Sunday, March 27, 2011

How It All Ends

James Vincent McMorrow--"This Old Dark Machine"(mp3)

It started with a question from the guy selling the movie tickets: "Adult or Senior?"

I paused for a second. "Adult," I finally answered, but I had my own question, internally, which was, do I look like a senior citizen.? Gray hair, for sure, but beyond that? I don't know. I think my step is still pretty spry, but then, so are many of theirs. And I don't really know when the "Senior citizen's discount" kicks in at a Florida movie theater. 55? 65? Do they keep pushing it upwards like my Social Security-related "retirement age"?

There was a time about ten years ago when I relished being both "carded" for a drink and offered a "Senior citizen's discount" at a movie in the same week. Clearly, those days have passed.

No matter. I headed towards my movie, Martians Invade L.A. To Find Moms, or something like that. Hey, it was a Spring Break afternoon, I wanted to see a movie, so I picked one that looked like it would be okay, based on the poster outside the theater. But when I walked into the theater, which was all the way down at the end and then all the way to the right, there was no one in there. No one. I don't know about you, but that kind of creeps me out. I don't know what I think would happen, but whatever it might be, nobody's coming to the rescue.

So, I punted, went with my second choice, The Lincoln Lawyer. I'm not a fan of Matthew McConaughey's acting ability, but I figured he had the natural chops to play a sleazy lawyer, and I do like Marisa Tomei's chops. So I decided I deserved some popcorn and a drink to go with my new movie.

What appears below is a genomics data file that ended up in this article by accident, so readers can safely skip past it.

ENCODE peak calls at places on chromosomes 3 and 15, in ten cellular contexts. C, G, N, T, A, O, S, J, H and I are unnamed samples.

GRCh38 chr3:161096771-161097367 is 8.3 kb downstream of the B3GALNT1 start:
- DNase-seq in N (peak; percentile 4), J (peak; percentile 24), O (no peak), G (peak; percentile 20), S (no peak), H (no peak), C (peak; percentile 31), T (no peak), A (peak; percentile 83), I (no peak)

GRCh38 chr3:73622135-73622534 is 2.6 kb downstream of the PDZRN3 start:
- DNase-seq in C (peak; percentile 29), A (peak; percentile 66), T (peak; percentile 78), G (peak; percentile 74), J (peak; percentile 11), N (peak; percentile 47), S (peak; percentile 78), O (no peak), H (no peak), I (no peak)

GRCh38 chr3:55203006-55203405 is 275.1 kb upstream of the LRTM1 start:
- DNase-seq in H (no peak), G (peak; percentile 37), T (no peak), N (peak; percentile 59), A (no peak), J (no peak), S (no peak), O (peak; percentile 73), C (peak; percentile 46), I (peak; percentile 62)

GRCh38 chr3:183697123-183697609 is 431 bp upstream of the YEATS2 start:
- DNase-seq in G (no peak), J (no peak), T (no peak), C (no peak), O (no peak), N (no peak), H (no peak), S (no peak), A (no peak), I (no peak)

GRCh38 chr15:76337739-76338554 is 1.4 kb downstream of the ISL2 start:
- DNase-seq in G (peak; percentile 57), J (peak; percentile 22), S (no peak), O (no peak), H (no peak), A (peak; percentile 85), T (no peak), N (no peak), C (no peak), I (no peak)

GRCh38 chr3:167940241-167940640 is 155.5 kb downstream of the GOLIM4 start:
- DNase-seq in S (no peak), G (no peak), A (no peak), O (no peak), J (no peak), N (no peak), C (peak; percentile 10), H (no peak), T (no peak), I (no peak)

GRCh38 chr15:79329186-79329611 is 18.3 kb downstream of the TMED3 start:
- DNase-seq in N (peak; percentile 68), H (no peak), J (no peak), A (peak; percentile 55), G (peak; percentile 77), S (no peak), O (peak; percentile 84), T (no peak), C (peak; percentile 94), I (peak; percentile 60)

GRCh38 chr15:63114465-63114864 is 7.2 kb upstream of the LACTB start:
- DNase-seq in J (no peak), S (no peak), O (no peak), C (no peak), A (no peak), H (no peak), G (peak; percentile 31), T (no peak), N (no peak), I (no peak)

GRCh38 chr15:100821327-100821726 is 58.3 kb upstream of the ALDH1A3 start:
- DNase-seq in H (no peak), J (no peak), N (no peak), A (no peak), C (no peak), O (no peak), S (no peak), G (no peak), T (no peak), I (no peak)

Armed with some sustenance, I entered my second theater. It, too, was hardly crowded less than ten minutes before it was supposed to start. An older couple sat a couple of rows up; another older couple a few rows above them. I decided on the second row of the risers, second seat in. Now, I know that violates the "creeper rule" I've often explained to my children (you never sit next to an open aisle seat because it leaves you vulnerable to the late-arriving solo weirdo), but I figured it wasn't going to be crowded, so what difference could it make?

An older gentleman arrived and sat in the row in front of me, a few seats over, in one of those stadium seats that reclines back. He kept looking back at me, but I didn't know why, so I concentrated on my popcorn. Within seconds, a trio of elderly women arrived, or maybe two older women and a daughter, and, surveying the mostly-empty theater, decided that they were going to sit in my row.

"I'll bet you can't believe we're going to sit here," one of them said as I rose and they slid past.

"I am surprised," I said. They sat, the closest with one seat between her and me.

Then the two women that the gentleman from the row in front had been waiting for arrived with their snacks, and they settled in, and leaned back in their recliners. This caused some consternation among my three row mates, who, after some raised eyebrows and whispered discussion, looked my way and then all moved one seat closer to me. "They told me to sit next to you," the closest one said.